This all sounds great if you have a few acres to play with, but land-clearing takes time and, unless you happen to own an earth-moving company, is incredibly expensive. Recently, however, I bit the bullet and began clearing 50 acres to attract whitetails and grow bigger bucks; to better enjoy the land by being better able to view and access it; and to make some money from hay sales while being able to write off a little of it on my taxes.
Weishuhn told me the first thing to do is have the soil tested in many locations to find the best for planting. I contacted my local ag extension office, picked up a soil-test kit and took 25 samples from various locations. Most of my soil was the same in nutrient content—not great but workable with fertilizers—so I picked a spot on the interior of my property, surrounded by dense cover, that was relatively open and flat.
The second thing you must take into consideration is the type of vegetation to be cleared. Hardwoods? Brush? Mixed? Most people think a bulldozer is the end-all solution, but bulldozers scrape a lot of crop-growing topsoil off the land with the trees if they are used exclusively.
Excavators are great for plucking large trees from the ground with less disturbance to the topsoil than a bulldozer, but they are not ideal for clearing small trees, thickets and brush. A mid-sized excavator, though, is the most versatile land-clearing tool available.
Timbering equipment like skid-steer-mounted mulchers and brush hogs can be used for taking out small saplings and young growth, but the roots and stobs must be removed later by spraying and discing.
Finally, you have to decide whether it makes the most sense to buy equipment, rent equipment or hire professionals for the entire operation. Realizing I don’t know squat about running heavy equipment, I opted for the latter. Mixed habitat often requires a variety of equipment to efficiently clear it. There is no one best solution for everyone, but after consulting several land-clearing pros in my area, my plan was set like this.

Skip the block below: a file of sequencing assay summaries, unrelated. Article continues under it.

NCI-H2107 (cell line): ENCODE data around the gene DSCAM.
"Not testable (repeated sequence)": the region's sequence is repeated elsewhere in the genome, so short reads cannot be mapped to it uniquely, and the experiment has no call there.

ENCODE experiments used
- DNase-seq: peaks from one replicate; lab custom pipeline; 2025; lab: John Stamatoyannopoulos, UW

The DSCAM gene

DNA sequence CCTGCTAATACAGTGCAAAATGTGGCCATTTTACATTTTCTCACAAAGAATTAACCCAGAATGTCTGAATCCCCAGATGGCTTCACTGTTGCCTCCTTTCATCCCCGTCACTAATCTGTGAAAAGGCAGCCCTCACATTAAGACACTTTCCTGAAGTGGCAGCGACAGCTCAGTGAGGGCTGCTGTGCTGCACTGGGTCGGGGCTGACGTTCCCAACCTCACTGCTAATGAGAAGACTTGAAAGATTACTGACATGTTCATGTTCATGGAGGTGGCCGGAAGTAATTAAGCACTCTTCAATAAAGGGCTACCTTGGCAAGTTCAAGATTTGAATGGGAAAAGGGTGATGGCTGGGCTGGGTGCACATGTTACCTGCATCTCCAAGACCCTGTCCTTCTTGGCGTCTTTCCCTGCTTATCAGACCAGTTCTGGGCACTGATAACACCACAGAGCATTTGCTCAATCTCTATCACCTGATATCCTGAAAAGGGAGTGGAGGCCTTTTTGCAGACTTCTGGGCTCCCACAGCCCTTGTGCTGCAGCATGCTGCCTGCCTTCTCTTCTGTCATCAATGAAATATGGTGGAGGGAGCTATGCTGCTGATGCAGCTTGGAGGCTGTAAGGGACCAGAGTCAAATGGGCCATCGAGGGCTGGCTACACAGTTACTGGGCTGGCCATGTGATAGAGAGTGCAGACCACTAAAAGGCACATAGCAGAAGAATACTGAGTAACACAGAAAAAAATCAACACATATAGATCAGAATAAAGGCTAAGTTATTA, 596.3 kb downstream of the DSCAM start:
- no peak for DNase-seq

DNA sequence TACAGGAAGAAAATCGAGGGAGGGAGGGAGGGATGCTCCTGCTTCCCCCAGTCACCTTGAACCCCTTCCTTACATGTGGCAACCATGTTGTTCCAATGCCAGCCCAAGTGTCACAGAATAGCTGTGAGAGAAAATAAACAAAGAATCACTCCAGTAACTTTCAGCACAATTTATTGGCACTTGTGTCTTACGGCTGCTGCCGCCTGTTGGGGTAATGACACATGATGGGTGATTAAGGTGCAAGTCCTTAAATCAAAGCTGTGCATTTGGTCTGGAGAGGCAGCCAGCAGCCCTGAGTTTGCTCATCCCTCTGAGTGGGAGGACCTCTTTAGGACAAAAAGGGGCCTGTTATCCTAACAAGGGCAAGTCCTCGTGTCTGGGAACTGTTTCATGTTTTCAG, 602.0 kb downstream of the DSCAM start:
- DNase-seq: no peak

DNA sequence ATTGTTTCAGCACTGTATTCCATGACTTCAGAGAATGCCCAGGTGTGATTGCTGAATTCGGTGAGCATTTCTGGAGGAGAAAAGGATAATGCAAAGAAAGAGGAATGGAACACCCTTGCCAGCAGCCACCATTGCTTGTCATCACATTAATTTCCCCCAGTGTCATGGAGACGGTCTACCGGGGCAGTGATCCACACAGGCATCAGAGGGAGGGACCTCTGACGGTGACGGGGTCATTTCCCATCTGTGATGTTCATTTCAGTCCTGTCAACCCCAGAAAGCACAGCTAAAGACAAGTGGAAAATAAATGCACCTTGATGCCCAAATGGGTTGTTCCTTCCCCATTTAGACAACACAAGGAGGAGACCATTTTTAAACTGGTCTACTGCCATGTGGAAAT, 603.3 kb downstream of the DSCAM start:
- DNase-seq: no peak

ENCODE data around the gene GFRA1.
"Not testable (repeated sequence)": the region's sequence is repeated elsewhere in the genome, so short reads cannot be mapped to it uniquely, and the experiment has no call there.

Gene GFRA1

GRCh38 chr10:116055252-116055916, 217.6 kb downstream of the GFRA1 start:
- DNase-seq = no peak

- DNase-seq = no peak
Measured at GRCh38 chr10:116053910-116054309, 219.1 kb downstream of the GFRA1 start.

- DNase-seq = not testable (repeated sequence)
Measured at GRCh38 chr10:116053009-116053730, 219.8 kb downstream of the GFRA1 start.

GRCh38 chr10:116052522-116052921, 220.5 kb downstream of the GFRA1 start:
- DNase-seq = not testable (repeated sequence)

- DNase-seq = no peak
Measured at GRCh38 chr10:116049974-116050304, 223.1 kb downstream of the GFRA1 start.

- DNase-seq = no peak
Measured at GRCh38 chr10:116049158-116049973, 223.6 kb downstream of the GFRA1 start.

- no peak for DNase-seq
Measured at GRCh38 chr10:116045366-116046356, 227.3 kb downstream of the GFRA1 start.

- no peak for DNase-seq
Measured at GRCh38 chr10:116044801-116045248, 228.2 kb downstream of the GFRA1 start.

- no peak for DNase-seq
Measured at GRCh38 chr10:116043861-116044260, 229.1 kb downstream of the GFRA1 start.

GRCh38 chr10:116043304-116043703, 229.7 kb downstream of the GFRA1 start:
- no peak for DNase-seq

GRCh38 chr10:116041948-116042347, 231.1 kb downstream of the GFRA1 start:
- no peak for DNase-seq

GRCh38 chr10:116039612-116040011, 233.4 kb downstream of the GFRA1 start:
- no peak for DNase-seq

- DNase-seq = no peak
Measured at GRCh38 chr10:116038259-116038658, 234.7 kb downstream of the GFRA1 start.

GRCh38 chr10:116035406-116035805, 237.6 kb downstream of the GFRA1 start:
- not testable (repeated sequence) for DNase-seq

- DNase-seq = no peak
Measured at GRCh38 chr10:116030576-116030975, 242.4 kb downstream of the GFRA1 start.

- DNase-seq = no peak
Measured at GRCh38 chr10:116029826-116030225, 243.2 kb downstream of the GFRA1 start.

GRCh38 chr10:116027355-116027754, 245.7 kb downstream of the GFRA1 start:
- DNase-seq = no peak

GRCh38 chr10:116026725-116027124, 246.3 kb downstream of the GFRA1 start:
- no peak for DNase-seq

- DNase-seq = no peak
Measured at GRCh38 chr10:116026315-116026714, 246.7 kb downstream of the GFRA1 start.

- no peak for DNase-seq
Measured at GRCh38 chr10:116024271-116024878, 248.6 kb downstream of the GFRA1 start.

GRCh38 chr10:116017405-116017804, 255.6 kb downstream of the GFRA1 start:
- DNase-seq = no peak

- Step 1: Hire an excavator to pluck the large trees and knock the topsoil off their roots before stacking them into piles. Then have the operator dig 6-foot-deep burn ditches.
- Step 2: Hire a D6 bulldozer to push the piles of trees and any remaining brush into the burn ditches. After I burn the brush piles, the bulldozer will cover and smooth the ditches.
- Step 3: Spray the entire field with herbicide and wait a few months before discing up the dead roots.
- Step 4: Rehire the bulldozer to grade and level the topsoil if needed.
- Step 5: Plow and disc the cleared field until the dirt is broken to form a nice seedbed.
- Step 6: Spread lime and fertilizer per the soil-test recommendations.
- Step 7: Plant crops.
- Step 8: Shoot a Booner buck.
To clear 50 acres and make it ready for planting, it’s going to cost around $35,000. Then I still need to buy seed-planting equipment or hire someone to seed the field. That’s why I’m hoping to plant alfalfa for hay to offset some of this cost over time.
Will my field of dreams come to fruition, thereby turning my property into a veritable whitetail Shangri-La? Only time will tell. Until then, I’m looking for ways to hide the $35,000 expenditure from my wife.